Crossing the threshold
Postgraduate Researcher Stuart Bowes shares his initial impressions of his hands-on training as a museum registrar at the Royal Armouries.
Friday 6 May 2022 marked a major milestone in my PhD. On that day, I finally set foot in the Royal Armouries to assume the position of trainee registrar.
This might not seem to be an event of great consequence, but it represented a decisive break with eighteen months of disruption and delay. It was originally envisaged that I would begin training as a registrar from the PhD’s outset, in order to establish a solid practical basis for the rest of the project. To say that things didn’t go to plan would be an understatement.
For the first year or so, the coronavirus pandemic and the accompanying restrictions made any induction impossible. Then, the Armouries weathered a serious cyberattack that hindered their communications and occupied their attentions for a few months. Finally, there was a further setback in securing IT equipment with the appropriate safeguards.
Hence my satisfaction at being able to take on this training at long last. I was starting to wonder if the practical dimension of this collaborative PhD would ever transpire.
View from the Registrar Office: Royal Armouries Museum, July 2022. Photo by Stuart Bowes.
At the time of writing, I have now been working as a trainee registrar for nearly three months, which feels like a fitting moment to record my first impressions. Even this relatively short time at the Royal Armouries has proved enlightening in a number of respects.
Firstly, I better comprehend the sheer range of responsibilities assigned to museum registrars. My first few months have certainly reflected this variety: arranging inter-institutional loans, updating digital records, auditing collections in storage, inspecting the public displays, packing objects for transport and, above all, firing off emails in all directions. Yet even this sizable list only represents a small proportion of the tasks undertaken by a full-time registrar.
Next, there is the inherently collaborative nature of the role. From my research I understood the centrality of registrars to museum networks in principle, but I have now come to appreciate the full extent of this reality.
My work at the Royal Armouries has seen me interact with colleagues across the institution – not only curators and conservators, but also those responsible for education, design and events. This constant dialogue is not just confined within the museum’s walls. The registrar’s oversight of the loans process has also led me to communicate with staff belonging to institutions of all shapes and sizes.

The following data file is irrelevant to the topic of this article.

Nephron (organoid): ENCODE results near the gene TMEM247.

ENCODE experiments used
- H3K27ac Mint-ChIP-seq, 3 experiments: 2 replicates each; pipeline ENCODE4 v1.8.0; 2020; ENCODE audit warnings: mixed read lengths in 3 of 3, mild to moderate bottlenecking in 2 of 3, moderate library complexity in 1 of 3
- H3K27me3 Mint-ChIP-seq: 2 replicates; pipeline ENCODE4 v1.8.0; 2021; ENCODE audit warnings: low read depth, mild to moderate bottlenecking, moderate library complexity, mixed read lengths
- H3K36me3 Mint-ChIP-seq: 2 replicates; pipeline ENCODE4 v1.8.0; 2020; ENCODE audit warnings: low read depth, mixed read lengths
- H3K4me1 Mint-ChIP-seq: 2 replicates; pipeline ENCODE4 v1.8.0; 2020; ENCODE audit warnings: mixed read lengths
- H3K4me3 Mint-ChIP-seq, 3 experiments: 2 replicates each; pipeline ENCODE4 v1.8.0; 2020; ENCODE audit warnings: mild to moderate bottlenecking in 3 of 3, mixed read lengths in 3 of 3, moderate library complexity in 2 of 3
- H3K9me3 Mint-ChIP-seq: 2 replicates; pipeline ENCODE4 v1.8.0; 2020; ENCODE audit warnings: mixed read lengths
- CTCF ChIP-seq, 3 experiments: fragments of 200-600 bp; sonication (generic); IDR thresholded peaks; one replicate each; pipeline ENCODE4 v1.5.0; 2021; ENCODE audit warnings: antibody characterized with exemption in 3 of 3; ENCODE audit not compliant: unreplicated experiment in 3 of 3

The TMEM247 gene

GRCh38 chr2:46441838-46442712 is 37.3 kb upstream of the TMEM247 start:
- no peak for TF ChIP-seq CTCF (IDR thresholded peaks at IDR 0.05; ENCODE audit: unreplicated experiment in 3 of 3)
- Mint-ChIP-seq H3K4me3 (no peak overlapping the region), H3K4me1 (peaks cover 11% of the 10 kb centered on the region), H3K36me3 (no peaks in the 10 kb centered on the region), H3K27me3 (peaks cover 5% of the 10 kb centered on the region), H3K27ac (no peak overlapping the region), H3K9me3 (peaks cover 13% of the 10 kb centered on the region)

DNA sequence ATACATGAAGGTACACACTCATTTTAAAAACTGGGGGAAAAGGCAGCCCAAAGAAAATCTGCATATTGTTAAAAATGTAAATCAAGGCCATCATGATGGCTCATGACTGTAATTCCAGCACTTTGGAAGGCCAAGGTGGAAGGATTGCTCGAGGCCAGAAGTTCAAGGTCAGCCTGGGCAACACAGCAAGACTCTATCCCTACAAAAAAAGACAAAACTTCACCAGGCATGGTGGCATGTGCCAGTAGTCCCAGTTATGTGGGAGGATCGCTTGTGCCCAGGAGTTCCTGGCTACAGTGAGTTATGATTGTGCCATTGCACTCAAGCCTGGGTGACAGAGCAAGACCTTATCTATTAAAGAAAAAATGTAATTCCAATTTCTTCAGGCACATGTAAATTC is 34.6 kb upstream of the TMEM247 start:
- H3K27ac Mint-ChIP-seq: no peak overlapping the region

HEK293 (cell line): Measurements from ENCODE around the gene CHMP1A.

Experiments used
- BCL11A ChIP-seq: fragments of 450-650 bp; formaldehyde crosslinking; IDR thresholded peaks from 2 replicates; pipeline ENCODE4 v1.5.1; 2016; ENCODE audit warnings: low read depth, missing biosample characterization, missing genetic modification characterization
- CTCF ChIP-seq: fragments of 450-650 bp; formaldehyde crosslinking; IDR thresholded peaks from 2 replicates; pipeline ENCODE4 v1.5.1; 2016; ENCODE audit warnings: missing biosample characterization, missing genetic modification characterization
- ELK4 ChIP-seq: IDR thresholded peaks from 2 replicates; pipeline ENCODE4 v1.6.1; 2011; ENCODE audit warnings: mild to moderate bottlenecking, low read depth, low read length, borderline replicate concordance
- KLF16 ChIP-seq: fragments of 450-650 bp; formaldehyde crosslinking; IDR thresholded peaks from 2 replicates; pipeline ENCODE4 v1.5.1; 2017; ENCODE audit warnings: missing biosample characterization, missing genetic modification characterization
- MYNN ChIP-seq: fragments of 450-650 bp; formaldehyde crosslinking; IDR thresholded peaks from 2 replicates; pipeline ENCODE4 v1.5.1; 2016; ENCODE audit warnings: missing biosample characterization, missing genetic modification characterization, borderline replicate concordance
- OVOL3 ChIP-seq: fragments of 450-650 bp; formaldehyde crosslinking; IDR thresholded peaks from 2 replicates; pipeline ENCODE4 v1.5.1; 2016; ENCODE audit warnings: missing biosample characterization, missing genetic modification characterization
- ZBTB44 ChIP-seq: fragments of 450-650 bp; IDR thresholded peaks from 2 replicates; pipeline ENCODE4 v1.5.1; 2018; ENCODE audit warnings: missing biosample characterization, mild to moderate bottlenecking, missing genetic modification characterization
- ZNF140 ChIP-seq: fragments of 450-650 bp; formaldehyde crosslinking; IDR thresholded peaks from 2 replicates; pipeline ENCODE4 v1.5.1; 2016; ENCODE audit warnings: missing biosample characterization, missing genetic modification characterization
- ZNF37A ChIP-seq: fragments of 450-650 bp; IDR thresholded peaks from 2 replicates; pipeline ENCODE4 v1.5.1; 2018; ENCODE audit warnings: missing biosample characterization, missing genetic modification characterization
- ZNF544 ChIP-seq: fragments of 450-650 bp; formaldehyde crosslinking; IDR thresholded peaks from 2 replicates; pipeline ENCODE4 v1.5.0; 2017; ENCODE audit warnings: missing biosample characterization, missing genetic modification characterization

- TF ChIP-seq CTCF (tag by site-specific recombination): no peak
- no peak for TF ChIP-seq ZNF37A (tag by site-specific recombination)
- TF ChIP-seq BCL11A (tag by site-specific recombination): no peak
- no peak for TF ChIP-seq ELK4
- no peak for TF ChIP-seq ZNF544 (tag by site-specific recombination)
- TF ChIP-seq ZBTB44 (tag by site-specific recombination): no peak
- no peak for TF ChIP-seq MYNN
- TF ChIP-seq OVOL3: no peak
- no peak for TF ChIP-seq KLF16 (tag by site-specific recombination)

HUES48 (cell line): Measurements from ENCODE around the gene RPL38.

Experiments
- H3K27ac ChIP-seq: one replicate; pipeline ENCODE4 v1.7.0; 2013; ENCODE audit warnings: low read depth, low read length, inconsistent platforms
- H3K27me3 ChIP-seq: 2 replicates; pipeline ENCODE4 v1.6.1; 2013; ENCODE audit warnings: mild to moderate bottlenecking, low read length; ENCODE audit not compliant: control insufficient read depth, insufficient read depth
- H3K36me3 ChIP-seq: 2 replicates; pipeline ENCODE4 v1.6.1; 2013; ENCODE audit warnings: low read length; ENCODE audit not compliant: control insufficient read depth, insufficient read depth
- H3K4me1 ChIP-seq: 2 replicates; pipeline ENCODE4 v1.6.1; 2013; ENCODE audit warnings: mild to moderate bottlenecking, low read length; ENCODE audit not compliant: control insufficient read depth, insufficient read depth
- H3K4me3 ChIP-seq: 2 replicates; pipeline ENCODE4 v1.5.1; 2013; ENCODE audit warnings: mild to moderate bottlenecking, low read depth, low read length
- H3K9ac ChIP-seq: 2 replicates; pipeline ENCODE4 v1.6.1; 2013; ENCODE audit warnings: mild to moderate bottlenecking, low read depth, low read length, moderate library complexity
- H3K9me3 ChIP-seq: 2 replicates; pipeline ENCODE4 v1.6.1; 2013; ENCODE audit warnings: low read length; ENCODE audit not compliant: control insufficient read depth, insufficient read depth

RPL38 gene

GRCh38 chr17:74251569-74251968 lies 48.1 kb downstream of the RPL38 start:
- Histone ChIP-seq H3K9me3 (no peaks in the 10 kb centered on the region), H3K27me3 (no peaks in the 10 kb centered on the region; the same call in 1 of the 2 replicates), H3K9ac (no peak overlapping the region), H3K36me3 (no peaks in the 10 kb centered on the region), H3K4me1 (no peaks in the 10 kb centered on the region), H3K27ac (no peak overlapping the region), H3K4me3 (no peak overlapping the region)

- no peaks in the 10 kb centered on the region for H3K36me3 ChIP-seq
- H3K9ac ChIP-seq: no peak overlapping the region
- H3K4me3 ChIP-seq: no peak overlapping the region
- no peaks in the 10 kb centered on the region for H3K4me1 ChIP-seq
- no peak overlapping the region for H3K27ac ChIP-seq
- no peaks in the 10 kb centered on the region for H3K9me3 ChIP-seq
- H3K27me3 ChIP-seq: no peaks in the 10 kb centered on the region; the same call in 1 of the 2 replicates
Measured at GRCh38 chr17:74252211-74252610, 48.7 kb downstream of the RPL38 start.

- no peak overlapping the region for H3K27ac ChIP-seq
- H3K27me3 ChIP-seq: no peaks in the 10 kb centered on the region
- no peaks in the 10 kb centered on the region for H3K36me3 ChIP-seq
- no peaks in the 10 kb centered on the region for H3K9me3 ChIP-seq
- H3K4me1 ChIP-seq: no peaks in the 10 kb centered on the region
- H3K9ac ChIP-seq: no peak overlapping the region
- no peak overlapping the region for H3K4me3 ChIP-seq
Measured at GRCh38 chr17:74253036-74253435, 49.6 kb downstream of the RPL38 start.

Perhaps most importantly, this experience has highlighted the breadth of skills needed to discharge the registrar’s role effectively. There is not the space to list all of them here, so the inclusion of a select few will have to suffice.
Registrars should be methodical in all their dealings, to ensure no detail or issue is overlooked. It is important that they are clear and articulate communicators, given the abundance of relationships they are expected to cultivate on their institution’s behalf. Above all, registrars need to be adaptable in order to confront and resolve the unforeseen challenges inevitably encountered in the routine operation of museums.
These criteria alone suggest it is hardly an occupation for the faint-hearted.
View from the Registrar Office: Tiltyard, Royal Armouries, July 2022. Photo by Stuart Bowes.
As a whole, this new institutional awareness has undoubtedly deepened my engagement with the research project. It has been all very well to examine registrar practice from an external standpoint until now, but nothing can really compare with first-hand experience of the Royal Armouries’ internal workings.
This new-found practical knowledge is also feeding into my writing. It has profoundly informed my approach to the frameworks governing the use of Armouries’ weapons collections and how its registrar department responds to these obligations. By rooting my academic impressions of this work in reality, this traineeship has augmented the invaluable observations generated by my interview conversations with the Royal Armouries’ staff.
As the PhD continues, it is my intention to continue working alongside the Royal Armouries’ registrar team for as long as possible. I hope to gain further insight into the intricacies of collections management from those responsible for its routine implementation. The fact that this training should hopefully increase my future employability prospects doesn’t hurt either.
Ultimately, this ongoing partnership in its multiple manifestations will be key to realising the full potential of my Collaborative Doctoral Award. After all, there can be few better ways to gain a nuanced understanding of the Royal Armouries’ management of its restricted collections than by engaging with its theoretical and practical dimensions simultaneously.
You can follow Stuart’s journey as a Postgraduate Researcher on the Registrars: Training for the Future blog.
Royal Armouries Asian gallery. Photo by Andy Lord.